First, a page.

Partners can be the best thing that ever happened to your business, or the worst if entered into improperly. Thus, don’t be afraid of a ‘partnership’, but just be committed to documenting it properly and considering all of the issues.
The Partnership Agreement and setting up the proper entity/structure for the partnership is the single most important step in the partnership process, maybe even more important than analyzing the merits of the project within the partnership itself. You could have the most potentially successful money-making idea in the world, but if the foundation for the partnership is faulty, the business will ultimately fail.
Here is a checklist of considerations when entering into a partnership that should be helpful:
Contributions of Capital. What in time, money and assets is each partner contributing to the partnership? This includes the initial contributions as well as additional contributions that may be necessary to continue operating the business in the future.
Rights to Distributions, Profits, and Losses. Any right of a member to receive discretionary or mandatory distributions, which includes a return of all or any of the members’ contributions, needs to be clearly and specifically set forth in the Partnership Agreement. Moreover, both limited and general partners should be concerned as to whether or not, and how, profits and losses will be allocated by the partnership. There is a difference between distributions of money and allocations of profits and losses on the tax return.
Percentage of Ownership. It is absolutely critical to consider your ownership percentage in relationship to the other partners. Control of the business is what will ultimately determine your personal return on your investment.
Dissolution. The Partnership Agreement should indicate the events upon the happening of which the partnership is to be dissolved and its affairs wound up. An exit strategy for the business as a whole, as well as the individual comings and goings of partners, is often overlooked. It is easy to get things started.
The form of Doing Business. Choosing the right type of entity is critical when entering into a partnership. For example, an S-corporation may be extremely beneficial to the partners to save on self-employment tax. On the other hand, a Limited Liability Company could be more flexible and allow for special allocations of profit, loss and voting rights. From a liability perspective, it cannot be emphasized enough that setting up the proper entity is extremely important to prevent unnecessary exposure and liability to the various partners.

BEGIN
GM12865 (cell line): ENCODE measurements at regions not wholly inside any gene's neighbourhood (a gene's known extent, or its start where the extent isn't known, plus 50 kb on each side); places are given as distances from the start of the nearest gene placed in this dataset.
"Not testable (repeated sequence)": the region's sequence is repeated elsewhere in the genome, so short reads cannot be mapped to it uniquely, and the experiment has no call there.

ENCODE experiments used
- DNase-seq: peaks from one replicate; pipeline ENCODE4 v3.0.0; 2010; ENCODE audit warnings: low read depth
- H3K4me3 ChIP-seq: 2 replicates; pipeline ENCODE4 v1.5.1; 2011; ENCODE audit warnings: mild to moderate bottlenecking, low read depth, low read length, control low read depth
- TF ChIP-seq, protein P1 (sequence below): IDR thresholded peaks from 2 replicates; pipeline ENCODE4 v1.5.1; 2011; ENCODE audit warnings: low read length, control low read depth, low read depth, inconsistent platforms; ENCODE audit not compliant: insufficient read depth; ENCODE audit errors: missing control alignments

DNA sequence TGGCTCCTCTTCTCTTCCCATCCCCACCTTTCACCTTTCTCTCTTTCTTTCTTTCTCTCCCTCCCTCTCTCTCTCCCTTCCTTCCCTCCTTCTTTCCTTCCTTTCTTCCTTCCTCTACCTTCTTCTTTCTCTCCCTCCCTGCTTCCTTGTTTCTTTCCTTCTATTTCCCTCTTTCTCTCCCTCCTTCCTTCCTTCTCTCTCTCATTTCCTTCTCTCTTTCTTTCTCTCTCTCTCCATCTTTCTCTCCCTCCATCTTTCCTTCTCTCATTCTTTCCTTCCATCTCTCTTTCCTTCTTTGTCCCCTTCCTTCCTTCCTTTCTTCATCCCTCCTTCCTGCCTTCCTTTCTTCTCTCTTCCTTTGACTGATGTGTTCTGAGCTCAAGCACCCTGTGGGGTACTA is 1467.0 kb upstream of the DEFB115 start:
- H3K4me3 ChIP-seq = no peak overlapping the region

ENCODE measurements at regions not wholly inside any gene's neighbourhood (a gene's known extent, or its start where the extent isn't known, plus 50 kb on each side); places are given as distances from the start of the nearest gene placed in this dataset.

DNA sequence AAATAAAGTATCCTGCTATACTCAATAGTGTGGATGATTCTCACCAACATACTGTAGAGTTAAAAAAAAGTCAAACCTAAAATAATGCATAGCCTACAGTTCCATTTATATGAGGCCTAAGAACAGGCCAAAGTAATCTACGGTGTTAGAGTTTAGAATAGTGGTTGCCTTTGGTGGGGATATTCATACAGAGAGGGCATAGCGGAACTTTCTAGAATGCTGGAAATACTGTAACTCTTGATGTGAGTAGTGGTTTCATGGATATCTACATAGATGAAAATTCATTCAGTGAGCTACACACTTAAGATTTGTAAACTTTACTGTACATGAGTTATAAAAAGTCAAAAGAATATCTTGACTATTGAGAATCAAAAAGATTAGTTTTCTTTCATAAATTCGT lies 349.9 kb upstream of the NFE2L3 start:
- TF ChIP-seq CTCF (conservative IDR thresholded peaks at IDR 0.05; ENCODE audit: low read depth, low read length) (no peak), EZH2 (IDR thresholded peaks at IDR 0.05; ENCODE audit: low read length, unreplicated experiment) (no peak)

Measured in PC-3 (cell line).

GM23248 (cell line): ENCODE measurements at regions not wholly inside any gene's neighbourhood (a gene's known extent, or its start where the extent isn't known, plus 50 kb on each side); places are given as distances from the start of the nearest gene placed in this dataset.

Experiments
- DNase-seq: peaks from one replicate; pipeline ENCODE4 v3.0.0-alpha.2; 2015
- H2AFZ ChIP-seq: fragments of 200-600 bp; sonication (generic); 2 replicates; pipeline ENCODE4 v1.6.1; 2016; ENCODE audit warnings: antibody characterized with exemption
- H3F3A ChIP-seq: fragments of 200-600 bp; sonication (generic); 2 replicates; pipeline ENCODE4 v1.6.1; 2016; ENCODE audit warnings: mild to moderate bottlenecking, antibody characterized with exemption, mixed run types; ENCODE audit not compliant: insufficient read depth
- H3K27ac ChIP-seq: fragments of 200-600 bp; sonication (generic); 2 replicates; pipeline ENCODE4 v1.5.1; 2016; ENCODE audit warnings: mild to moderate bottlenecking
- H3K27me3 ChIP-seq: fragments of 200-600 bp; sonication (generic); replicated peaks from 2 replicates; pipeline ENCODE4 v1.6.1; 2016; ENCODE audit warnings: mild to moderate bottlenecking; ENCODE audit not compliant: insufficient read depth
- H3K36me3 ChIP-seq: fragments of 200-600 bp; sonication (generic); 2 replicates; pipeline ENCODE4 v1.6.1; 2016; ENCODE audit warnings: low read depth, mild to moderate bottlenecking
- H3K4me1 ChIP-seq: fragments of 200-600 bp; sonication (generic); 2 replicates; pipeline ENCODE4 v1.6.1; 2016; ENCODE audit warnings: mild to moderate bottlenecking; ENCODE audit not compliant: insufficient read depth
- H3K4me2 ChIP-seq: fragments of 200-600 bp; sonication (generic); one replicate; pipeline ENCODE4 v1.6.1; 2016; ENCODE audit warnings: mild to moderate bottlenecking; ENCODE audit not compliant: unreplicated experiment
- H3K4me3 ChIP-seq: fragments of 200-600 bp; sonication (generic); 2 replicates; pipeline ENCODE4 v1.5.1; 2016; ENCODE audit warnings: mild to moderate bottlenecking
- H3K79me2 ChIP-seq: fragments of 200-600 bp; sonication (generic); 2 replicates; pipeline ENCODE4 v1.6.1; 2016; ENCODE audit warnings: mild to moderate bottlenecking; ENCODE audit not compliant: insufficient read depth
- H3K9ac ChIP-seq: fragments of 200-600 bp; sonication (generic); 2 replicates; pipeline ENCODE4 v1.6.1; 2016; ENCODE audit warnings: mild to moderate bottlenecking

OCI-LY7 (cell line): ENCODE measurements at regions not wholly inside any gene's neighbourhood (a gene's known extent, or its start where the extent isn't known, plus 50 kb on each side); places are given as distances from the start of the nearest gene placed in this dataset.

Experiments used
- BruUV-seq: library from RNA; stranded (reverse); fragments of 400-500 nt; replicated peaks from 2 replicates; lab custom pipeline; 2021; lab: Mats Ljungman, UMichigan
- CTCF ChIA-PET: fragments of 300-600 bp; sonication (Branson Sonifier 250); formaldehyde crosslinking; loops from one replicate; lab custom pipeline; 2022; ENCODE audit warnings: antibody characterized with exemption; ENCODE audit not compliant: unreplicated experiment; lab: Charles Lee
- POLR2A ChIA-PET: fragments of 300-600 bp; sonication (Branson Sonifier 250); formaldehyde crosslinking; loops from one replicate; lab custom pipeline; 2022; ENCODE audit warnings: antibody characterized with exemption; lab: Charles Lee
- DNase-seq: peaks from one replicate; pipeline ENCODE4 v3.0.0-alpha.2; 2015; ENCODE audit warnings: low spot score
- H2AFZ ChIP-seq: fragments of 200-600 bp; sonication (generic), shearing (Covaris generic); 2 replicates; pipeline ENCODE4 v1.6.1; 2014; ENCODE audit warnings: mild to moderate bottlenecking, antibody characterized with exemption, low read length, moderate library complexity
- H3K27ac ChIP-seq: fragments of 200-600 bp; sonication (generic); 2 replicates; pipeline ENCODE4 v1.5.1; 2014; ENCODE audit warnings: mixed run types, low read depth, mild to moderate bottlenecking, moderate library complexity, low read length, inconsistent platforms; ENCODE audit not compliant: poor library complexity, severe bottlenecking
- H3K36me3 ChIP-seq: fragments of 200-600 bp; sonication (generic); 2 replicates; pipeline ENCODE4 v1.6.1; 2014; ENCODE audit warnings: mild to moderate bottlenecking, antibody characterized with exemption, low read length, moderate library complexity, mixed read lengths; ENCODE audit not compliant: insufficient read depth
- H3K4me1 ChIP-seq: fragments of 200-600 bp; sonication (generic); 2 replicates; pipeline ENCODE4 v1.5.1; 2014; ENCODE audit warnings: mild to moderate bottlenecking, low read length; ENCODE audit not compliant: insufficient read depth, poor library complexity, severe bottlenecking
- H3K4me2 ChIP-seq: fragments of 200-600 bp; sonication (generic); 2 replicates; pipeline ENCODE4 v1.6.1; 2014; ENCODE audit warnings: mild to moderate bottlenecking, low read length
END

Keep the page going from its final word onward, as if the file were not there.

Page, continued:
Security. If you are a silent partner or even a participating partner, please make sure there are checks and balances in place for the management of the cash and assets in the business. Make sure that your partner cannot run with the money and if he or she does, there is protection in the partnership agreement for acts of fraud and the requisite fiduciary requirements.
Representation. Have a competent and honest attorney either represent the company, or have each partner obtain his or her own attorney to review the partnership documents and address all of the above issues, as well as the individual and specific needs of you and your partner’s particular situation.
Authorization to Managers/Officers. Have a very clear list and understanding of what the managers or officers of the business are authorized to do on behalf of the company. Furthermore, there should be a description of each partner’s responsibilities and duties so each partner knows what to expect from each other.
The above is certainly not a comprehensive list of all of the issues you should consider when forming a partnership, however, I feel strongly that it is a ‘good start’. Please make sure that you are sitting down with your partner or partners discussing the best case AND the worst case scenarios. Trust me when I say, you will face both types of scenarios.
Mark J. Kohler is a CPA, Attorney, Radio Show host and author of the new book “The Tax and Legal Playbook- Game Changing Solutions For Your Small Business Questions” and “What Your CPA Isn’t Telling You- Life Changing Tax Strategies”. He is also a partner at the law firm Kyler Kohler Ostermiller & Sorensen, LLP and the accounting firm K&E CPAs, LLP. For more information visit him at www.markjkohler.com.